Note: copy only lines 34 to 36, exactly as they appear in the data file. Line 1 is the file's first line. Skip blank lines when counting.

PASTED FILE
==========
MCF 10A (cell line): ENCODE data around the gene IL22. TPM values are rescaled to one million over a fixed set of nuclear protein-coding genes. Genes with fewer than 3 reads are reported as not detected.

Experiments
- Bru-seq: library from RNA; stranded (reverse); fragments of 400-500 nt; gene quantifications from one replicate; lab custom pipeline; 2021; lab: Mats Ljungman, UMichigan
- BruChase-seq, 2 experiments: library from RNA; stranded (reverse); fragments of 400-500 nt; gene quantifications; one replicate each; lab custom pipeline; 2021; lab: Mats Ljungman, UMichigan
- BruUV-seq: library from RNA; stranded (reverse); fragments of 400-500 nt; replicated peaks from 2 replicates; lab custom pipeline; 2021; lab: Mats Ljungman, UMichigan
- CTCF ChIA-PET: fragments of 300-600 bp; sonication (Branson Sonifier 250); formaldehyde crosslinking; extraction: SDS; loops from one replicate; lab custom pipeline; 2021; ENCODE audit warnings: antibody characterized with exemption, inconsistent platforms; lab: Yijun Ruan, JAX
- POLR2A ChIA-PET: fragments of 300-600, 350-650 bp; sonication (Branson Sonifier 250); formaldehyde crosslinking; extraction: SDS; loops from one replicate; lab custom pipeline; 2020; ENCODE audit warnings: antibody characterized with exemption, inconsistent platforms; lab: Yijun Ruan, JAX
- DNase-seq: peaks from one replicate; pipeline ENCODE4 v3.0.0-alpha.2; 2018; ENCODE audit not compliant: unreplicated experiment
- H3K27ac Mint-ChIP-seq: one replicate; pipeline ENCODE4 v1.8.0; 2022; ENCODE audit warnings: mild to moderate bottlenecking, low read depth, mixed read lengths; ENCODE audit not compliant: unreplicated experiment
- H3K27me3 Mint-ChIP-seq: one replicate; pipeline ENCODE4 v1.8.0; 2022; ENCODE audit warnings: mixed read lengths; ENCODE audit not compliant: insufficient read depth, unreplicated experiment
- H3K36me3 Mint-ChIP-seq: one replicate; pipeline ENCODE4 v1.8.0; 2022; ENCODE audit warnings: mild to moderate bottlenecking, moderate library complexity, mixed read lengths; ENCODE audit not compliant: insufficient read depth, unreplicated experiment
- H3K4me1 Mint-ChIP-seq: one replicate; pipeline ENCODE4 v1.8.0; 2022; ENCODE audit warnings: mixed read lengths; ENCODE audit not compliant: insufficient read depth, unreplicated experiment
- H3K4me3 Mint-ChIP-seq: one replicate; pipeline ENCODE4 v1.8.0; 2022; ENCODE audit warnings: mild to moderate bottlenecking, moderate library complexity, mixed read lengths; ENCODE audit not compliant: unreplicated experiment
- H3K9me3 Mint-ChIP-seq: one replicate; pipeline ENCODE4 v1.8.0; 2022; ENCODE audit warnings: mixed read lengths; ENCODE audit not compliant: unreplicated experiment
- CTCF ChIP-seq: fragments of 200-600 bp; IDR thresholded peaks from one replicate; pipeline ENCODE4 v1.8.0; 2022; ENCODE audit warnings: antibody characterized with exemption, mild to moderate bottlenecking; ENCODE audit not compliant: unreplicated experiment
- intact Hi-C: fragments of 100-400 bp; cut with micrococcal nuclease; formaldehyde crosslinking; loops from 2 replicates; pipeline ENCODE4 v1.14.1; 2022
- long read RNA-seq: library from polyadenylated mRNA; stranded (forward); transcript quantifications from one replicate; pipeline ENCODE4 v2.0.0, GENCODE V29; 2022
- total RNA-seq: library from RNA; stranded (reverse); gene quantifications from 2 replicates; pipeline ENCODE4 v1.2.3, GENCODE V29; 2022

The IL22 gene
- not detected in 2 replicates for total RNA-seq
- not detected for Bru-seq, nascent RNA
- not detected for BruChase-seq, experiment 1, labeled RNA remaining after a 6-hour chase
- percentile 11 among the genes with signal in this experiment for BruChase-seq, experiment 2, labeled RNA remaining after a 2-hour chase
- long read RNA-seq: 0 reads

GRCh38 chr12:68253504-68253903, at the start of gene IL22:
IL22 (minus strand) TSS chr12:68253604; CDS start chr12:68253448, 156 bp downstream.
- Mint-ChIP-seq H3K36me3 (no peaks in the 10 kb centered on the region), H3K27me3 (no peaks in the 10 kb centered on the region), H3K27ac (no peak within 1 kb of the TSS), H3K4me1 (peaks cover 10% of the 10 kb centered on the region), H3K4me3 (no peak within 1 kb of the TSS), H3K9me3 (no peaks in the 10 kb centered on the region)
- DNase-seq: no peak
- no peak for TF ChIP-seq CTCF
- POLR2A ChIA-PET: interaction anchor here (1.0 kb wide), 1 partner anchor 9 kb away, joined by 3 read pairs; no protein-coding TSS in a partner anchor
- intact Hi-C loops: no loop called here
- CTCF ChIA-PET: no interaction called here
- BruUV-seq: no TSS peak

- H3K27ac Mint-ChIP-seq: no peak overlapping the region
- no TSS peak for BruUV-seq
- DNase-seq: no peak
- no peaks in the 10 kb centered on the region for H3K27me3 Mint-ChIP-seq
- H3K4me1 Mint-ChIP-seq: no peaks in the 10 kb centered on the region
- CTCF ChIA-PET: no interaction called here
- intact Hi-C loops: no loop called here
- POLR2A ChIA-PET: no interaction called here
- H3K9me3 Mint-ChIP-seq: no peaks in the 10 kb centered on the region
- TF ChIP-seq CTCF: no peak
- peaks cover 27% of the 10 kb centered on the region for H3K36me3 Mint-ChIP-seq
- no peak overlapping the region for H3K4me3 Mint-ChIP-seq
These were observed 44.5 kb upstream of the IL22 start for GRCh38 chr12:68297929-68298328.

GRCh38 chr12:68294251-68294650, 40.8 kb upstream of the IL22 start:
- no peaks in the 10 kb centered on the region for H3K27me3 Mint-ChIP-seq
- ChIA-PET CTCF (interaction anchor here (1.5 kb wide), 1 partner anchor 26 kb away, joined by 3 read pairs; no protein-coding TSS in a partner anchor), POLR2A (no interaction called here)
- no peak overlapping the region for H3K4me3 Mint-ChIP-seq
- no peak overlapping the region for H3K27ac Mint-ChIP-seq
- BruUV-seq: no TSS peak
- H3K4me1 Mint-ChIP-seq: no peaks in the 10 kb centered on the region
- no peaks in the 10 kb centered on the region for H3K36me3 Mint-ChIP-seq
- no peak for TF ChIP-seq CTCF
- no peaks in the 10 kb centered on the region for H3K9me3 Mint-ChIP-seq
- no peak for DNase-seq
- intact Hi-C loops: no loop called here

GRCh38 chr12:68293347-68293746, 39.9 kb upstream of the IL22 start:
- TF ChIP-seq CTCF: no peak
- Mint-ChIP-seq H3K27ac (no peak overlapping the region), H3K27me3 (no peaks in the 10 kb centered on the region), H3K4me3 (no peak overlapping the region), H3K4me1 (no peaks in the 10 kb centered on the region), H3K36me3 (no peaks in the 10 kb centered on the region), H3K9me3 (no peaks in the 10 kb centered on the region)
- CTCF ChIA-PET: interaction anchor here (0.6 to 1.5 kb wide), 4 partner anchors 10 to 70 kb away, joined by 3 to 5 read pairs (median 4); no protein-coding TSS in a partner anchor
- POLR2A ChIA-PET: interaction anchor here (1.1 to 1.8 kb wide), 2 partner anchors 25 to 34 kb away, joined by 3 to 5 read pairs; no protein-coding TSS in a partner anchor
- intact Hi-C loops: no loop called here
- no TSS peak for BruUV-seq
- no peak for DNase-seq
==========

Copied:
- H3K27ac Mint-ChIP-seq: no peak overlapping the region
- no TSS peak for BruUV-seq
- DNase-seq: no peak